TOMATO FARMERS in the Upper East Region have blamed the management of the Northern Star Tomatoes Factory for the closure of the factory.
They maintained that the closure was the result of the factory's management's refusal to reciprocate the confidence, trust and transparent ways the farmers had dealt with them since last year.
According to them, the factory, since its inception last year, had not been fair in its dealings with them, so they also lost confidence and trust its management.
The farmers raised these issues at a press briefing in Bolgatanga to tell their side of the story regarding the current state of the Northern Star Tomatoes Factory.
In their view, the crisis in which the factory currently finds itself is self-inflicted, as the factory initially enjoyed the support and co-operation of the farmers until management started playing tricks with and cheating them.
Market women popularly referred to as Tomato Queens, currently buy the big size crate of tomatoes at prices ranging from GH¢35.00 to GH¢40.00, but the farmers say they were prepared to sell that same crate of tomatoes to the factory at GH¢15.00; an offer which the factory's management had refused, they claimed.
A statement read at the press briefing noted that farmers preferred selling their produce to the factory even at a reduced price just to ensure that the factory was sustained to create jobs for the youth and farmers in the region, but the uncompromising stance of the factory's management had compelled them to continue selling the tomatoes to the Tomato Queens, most of whom came from Accra, Sunyani and Kumasi.
According to the statement, the farmers desired to see the factory operate at its full capacity, because by this way, their produce would always get ready market and they would also be enable to pay back their loans; but the attitude and price policy of the factory's management was deterring them from giving out their produce.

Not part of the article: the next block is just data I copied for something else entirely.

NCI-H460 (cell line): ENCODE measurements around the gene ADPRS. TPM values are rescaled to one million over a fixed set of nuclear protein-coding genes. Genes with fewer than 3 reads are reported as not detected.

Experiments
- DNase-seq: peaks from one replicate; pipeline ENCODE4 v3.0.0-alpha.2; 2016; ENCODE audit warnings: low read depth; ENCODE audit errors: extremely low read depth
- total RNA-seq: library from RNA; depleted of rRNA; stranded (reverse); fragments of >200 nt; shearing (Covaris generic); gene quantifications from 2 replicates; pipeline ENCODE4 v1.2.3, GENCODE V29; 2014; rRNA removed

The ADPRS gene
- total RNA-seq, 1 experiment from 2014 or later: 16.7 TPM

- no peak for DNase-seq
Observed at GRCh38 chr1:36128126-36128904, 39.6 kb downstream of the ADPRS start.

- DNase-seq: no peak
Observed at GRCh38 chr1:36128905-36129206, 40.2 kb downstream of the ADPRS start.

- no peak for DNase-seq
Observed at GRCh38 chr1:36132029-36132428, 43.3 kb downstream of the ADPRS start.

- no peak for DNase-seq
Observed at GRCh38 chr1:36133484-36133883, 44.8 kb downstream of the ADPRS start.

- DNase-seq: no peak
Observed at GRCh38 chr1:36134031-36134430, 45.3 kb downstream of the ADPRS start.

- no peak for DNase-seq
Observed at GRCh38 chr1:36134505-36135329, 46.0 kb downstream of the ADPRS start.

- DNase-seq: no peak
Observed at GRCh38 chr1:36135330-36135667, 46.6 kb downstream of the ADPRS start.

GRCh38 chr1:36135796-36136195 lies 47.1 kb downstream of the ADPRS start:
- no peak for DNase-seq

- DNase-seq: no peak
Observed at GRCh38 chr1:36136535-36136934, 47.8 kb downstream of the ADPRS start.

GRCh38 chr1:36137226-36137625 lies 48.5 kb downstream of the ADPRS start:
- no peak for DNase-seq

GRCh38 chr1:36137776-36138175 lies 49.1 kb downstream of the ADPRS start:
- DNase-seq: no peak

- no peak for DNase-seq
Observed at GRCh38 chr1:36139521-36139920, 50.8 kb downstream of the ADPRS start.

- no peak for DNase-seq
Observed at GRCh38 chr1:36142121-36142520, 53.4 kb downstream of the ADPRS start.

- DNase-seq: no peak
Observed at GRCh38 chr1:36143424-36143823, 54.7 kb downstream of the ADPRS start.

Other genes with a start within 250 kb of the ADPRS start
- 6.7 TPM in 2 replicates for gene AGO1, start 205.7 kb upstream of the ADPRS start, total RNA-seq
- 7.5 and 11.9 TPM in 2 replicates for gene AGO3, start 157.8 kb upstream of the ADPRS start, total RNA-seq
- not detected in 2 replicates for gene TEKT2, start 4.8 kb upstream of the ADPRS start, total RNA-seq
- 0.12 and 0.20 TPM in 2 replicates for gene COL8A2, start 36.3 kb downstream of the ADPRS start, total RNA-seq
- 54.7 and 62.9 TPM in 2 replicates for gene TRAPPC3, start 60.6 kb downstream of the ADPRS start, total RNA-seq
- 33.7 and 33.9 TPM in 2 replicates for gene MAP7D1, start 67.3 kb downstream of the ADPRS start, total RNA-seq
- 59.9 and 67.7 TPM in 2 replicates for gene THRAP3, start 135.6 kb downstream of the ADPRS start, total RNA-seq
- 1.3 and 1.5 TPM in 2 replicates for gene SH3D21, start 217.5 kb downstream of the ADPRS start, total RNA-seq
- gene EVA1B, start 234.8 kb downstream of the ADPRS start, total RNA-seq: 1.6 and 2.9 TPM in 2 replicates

The struggle and misunderstanding between the farmers and the tomato factory was over unacceptably low price from the factory, compared to the price by the Tomato Queens, delay in paying for last year's produce which was bought on credit, cumbersome buying process by the factory and cruel treatment.
These and others, the farmers contended, had led to the untimely death of some of their colleagues who took loans but could not pay back.
The statement said the factory had insisted on paying GH¢11.40 for a crate of tomatoes that the market women were buying at GH¢35.00, despite the farmers' appeal to the factory to buy it at GH¢15.00 to enable them to meet production cost.
The farmers denied ever receiving farm inputs from the factory as being portrayed by sections of the media, adding that though the factory promised to supply them with the inputs, it never materialized, except a few farmers who received tomato seeds from the factory.
They recounted a situation last year where so many farmers abandoned their traditional crops and went for loans to cultivate tomatoes to sell to the factory, upon hearing that the then Minister of Trade, Industry, Private Sector Development and PSI, Alan Kyeremanteng, had promised that the factory would buy all tomatoes from the region to keep farmers in business.
The factory started paying GH¢15.00 for a crate of tomatoes but reduced it to GH¢12.00 then to GH¢8.00 and finally to GH¢6.00, which the local farmers revolted against; a development which initiated the impasse.
As a way out of the misunderstanding, the farmers suggested that the factory's management should work hard to rebuild farmers' confidence and trust in the factory's dealings with them.
They also called for support in the form of inputs to reduce their cost of production.
From Eric Bawah, Bolgatanga